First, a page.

Ryan Tracy won’t get to “walk” for his diploma at the King’s College commencement Sunday, even though he did all the work and more to earn it. Don’t feel too bad for him, though, the “and more” is precisely why he can’t attend the King’s ceremony. He’ll be too busy accepting a second bachelor’s degree at Notre Dame University in South Bend, Ind.
“Technically, we get both degrees the same year,” the Pittston native said, explaining a slight downside to being part of King’s 3-2 engineering degree agreement with Notre Dame. Students spend three years at King’s and two in South Bend, completing enough credits in five years to get a bachelor’s at both. But the way the coursework is spread out, with a heavy emphasis on pre-engineering programs in Wilkes-Barre, they don’t complete enough credits for either degree until the end of the fifth year.
“Some of the professors at King’s asked if, given the opportunity to walk with our class at King’s after four years, would we do that?” Tracy recalled. “Just walk with that class, not get the diploma.”
That would make some sense. The 3-2 students would attend commencement with the other students who started the same year, many of them friends, and get a chance to thank the professors at King’s who helped them prepare for success at Notre Dame, Tracy said. “Hopefully, down the road some classes will do that.”
Tracy is one of 13 students who will be the first to earn their Notre Dame engineering degrees through the 3-2 program. In his case, he will get a bachelor’s degree in physics at King’s and a bachelor’s in civil engineering at Notre Dame. It’s hard work, he and others said, because of all the high-level courses thrown at them right from the start, rather than filling a schedule with core classes for the first year or two before diving into the deep end of their major.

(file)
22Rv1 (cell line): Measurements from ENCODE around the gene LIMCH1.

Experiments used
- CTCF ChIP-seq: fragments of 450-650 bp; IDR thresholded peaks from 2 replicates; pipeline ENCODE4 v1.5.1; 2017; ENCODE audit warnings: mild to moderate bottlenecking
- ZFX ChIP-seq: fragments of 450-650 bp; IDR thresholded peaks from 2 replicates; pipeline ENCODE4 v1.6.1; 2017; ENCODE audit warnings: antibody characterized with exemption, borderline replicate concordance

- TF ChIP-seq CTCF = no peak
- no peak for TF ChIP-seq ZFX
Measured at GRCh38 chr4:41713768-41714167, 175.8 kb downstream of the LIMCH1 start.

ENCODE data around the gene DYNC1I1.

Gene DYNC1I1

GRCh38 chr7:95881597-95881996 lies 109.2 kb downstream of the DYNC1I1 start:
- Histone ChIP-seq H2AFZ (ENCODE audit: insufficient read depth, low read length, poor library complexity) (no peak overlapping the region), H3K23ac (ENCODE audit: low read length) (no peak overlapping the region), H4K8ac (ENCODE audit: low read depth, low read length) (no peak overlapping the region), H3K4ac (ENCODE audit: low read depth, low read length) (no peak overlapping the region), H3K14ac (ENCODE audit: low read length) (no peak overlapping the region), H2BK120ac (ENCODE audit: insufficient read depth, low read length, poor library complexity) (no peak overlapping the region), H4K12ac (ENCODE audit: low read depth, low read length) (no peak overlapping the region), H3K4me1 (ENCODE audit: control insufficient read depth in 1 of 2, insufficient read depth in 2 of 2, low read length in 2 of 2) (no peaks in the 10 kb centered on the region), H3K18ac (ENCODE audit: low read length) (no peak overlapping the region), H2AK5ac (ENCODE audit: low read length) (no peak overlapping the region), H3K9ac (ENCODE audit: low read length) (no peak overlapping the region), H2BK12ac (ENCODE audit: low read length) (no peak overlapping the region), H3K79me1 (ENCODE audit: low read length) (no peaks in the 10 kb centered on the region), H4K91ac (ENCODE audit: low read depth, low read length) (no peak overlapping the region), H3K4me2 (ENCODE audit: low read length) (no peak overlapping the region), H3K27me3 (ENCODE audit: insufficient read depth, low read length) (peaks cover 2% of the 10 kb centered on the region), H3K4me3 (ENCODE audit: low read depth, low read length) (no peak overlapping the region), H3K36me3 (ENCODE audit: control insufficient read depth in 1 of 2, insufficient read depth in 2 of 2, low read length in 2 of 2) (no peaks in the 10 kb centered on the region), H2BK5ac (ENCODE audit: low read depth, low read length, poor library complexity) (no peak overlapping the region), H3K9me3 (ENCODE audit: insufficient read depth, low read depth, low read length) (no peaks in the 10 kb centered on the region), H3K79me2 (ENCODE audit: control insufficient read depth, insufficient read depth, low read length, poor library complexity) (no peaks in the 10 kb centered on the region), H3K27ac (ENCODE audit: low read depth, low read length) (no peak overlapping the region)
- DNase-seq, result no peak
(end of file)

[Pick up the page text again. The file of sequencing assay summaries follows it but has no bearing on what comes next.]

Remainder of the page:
“It was definitely all I thought it would be and more,” Tracy said. “I wouldn’t say it was necessarily tougher taking upper level physics classes at King’s, but there is a lot of work to do. You develop good time management.”
Fellow 3-2 student Dylan Pegg agreed. “I feel like it was definitely hard, but it made me a better person, trying to adapt to things here, going from a small college at King’s to a giant like Notre Dame,” the West Wyoming native said. “It was tough coming here not knowing the professors or anyone, and being thrown into these junior and senior courses, but it made me more adaptable.”
In fact, Pegg speculated, he may have been better prepared for those last two years than some of the Notre Dame students were. “They didn’t have the chemistry we had. These guys are strictly chemical engineering students,” meaning they didn’t have to take as many chemistry classes as he did to earn his bachelor’s of chemistry from King’s as well as the chemical engineering degree from Notre Dame.
‘Makes you stand out’
It’s true they and the others will not be walking to receive their diplomas, flipping tassels or tossing hats with all the other King’s grads Sunday, but both agree the double degree status made a difference in landing jobs.
Pegg is going to work in the pharmaceutical department of Schott Glass in Duryea, a new department focusing on new glass for modern drugs. He had other offers, but he’s familiar with Schott. Coupled with great pay in an inexpensive place to live, it made the local option the best fit.
Tracy is headed for Worldwide Engineering at its Allentown site, working on precast concrete design. Along with keeping him fairly close to home, the job involves using computer programs he worked with in college, and it puts him in the construction field, where he has long aspired to work.
Both echoed what fellow 3-2 first-timer Nicholas Bennie said in 2016 when the 13 learned they had been officially accepted at Notre Dame to complete their dual degrees: “A degree from Notre Dame can get you a job anywhere.”
But now that they are actually getting that degree and have their future jobs set, Pegg and Tracy acknowledged it may be the King’s degree that really opens doors.
“The Notre Dame degree is prestigious, but having a second degree from King’s helps,” Tracy said. It makes them stand out among those who may have earned the same engineering degree at Notre Dame.
“It’s something to talk about on a job interview,” Pegg said. “When they see I graduated from two colleges, it makes you stand out.”
Reach Mark Guydish at 570-991-6112 or on Twitter @TLMarkGuydish